However, of this much we can be sure: Jesus tells us that if something is causing us to sin, we should cut it off or pluck it out (Matt. 5:29). Brothers and sisters, if politics has become an idol for you...if political engagement is impeding the work of the Kingdom that you know you should be doing, Jesus commands you to cut it off. I can't tell you at what point political involvement has passed from the legitimate responsibility of a citizen into idolatrous waste. I can't tell you exactly what the best use of your time is at every given moment. If you find political investment to be fruitful, restful, and a source of joy and pleasure in your life, by all means invest yourself and pour yourself out for the cause to bring glory to Christ. But I would also encourage believers to ask themselves the following diagnostic questions. It is my hope that they may be of some help to our knowing whether we need to cut off our political hand:

  • "During this season do I have more or fewer relationships where I have opportunities to share the good news with a sinner?"
  • "Do I invest more energy in getting people into my political party than I do getting them in to my church?"
  • "Do I spend as much time having my soul enriched by the preaching of the Word as I do listening to pundits?"
  • "Are my anxiety and blood pressure higher during this season? If so, is politics worth the toll it is taking on me?"
  • "Do I watch too much news? If so, have I become more anxious, fearful, or angry?"
  • "Do I believe that the right candidate will bring the kind of joy into my life that only Christ can bring?"
I realize some will charge me with presenting a false dichotomy here. Surely some are capable of walking and chewing gum. I was not able to personally engage well in politics and the work of the Kingdom of God during the last four political cycles. I suspect I am not the only one. I am not suggesting that believers should have no place in political involvement. What I am suggesting is that because we are not only citizens of earth, but also citizens of heaven our investment in the earthly city of man where we currently live ought to be modest, measured, and balanced by the knowledge that Christ's "kingdom is not of this world." Of all people, we have our priorities straight.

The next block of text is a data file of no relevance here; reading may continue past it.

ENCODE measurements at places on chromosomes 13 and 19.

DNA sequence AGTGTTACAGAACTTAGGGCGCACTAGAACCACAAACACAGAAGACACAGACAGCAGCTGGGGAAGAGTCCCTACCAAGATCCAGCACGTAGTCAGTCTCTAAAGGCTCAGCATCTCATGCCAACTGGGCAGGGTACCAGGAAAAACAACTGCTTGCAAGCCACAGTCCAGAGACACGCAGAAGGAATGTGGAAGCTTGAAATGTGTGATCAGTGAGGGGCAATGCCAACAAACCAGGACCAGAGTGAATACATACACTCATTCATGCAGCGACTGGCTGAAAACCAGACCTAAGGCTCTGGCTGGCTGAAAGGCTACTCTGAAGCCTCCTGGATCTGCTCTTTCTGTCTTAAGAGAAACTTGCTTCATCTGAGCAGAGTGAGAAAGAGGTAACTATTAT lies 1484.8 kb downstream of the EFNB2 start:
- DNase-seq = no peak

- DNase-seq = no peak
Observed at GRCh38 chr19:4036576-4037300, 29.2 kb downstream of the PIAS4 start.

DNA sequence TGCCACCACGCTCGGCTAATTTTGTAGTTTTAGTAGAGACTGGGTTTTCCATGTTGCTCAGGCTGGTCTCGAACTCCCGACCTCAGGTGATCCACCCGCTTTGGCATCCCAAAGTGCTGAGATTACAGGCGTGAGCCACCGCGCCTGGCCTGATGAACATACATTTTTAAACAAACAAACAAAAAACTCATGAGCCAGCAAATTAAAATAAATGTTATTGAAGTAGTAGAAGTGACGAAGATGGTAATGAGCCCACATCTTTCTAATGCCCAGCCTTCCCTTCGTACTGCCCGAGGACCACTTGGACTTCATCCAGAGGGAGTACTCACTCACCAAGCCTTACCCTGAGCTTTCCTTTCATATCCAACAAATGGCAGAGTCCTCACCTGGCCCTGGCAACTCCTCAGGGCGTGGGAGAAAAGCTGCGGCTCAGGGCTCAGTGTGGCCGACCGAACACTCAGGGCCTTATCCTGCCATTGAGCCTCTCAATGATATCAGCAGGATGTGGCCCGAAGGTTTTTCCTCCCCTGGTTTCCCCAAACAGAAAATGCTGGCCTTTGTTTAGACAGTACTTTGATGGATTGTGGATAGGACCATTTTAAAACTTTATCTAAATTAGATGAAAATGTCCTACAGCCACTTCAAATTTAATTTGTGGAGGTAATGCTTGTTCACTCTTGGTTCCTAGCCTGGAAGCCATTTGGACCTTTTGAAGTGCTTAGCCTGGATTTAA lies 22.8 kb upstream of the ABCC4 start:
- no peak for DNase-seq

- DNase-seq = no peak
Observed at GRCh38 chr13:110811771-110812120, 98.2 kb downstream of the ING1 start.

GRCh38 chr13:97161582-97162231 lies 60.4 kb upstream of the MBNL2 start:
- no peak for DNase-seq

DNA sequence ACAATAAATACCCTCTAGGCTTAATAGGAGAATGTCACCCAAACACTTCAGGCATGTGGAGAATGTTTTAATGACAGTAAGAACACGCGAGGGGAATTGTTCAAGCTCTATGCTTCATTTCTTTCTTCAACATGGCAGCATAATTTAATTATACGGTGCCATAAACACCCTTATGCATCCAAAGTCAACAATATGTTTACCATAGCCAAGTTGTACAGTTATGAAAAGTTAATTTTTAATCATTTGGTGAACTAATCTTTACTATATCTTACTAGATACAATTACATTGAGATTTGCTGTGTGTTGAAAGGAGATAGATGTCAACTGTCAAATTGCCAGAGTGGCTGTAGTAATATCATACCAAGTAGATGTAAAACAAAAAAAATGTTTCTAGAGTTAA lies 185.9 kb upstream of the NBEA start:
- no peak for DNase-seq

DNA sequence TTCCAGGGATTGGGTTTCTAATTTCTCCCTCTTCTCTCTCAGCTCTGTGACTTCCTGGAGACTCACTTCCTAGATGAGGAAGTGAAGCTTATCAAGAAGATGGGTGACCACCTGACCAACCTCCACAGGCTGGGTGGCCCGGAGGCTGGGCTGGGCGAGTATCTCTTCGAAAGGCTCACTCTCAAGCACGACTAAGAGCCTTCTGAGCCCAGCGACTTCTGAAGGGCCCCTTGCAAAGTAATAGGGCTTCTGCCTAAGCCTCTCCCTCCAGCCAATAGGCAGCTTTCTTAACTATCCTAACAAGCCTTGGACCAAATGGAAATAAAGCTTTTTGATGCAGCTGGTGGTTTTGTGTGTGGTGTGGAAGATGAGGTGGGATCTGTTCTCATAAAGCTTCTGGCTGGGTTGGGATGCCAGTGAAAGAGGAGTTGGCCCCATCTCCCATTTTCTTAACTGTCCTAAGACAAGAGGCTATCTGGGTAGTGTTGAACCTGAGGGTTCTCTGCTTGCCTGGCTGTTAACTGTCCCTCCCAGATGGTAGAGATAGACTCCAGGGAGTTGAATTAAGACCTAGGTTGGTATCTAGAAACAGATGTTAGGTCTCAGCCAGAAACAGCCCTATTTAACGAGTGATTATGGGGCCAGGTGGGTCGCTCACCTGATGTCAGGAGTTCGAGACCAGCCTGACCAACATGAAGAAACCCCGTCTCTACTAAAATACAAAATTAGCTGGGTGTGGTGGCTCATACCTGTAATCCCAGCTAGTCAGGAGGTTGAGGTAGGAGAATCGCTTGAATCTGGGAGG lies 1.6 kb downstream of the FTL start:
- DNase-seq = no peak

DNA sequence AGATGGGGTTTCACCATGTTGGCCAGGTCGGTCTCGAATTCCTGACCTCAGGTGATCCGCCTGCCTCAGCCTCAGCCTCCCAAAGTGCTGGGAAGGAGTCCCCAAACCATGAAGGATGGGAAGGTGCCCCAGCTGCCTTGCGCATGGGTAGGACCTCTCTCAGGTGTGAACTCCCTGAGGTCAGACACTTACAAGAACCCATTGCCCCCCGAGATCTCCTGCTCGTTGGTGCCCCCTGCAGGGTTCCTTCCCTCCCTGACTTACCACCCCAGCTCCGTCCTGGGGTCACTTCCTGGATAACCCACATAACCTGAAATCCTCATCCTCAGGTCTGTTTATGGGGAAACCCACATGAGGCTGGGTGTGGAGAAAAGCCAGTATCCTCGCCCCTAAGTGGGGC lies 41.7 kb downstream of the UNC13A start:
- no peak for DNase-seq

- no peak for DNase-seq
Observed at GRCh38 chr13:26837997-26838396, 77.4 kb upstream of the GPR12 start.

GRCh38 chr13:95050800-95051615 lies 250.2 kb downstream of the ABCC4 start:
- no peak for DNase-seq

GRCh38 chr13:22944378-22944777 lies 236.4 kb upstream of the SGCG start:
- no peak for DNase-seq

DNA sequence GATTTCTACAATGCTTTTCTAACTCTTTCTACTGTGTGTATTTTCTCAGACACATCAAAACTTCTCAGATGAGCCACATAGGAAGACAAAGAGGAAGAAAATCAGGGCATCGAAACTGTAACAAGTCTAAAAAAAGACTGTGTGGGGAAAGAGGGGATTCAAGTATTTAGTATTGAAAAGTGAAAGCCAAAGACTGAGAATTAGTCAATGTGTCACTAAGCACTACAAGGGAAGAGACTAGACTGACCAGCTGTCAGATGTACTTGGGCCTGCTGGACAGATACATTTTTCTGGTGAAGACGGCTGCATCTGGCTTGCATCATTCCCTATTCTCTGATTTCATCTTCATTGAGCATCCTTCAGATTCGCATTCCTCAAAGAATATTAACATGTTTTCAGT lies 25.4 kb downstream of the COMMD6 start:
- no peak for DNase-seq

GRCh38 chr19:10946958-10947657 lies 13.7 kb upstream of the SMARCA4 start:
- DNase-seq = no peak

Let us never kid ourselves into thinking that obsessive political investment on social media or in private conversations with believers or unbelievers will further the kingdom of God one inch. The kingdom of God is furthered by the proclamation of the Word and by the work of the Spirit in opening the hearts of people to receive the message of Christ crucified. The kingdom of God is advanced by the work of evangelism and discipleship--by using the means of grace that God has given to his people and His church. If something - anything - is impeding the work that you or I ought to be doing, Jesus commands us to cut it off or pluck it out from our lives. It would be better for us to enter heaven without our candidate than to enter hell with our candidate, would it not?

Adam Parker is the Pastor-Elect of Pearl Presbyterian Church in Pearl, MS. He is a graduate of Reformed Theological Seminary Jackson and the Associate Editor of Reformation 21.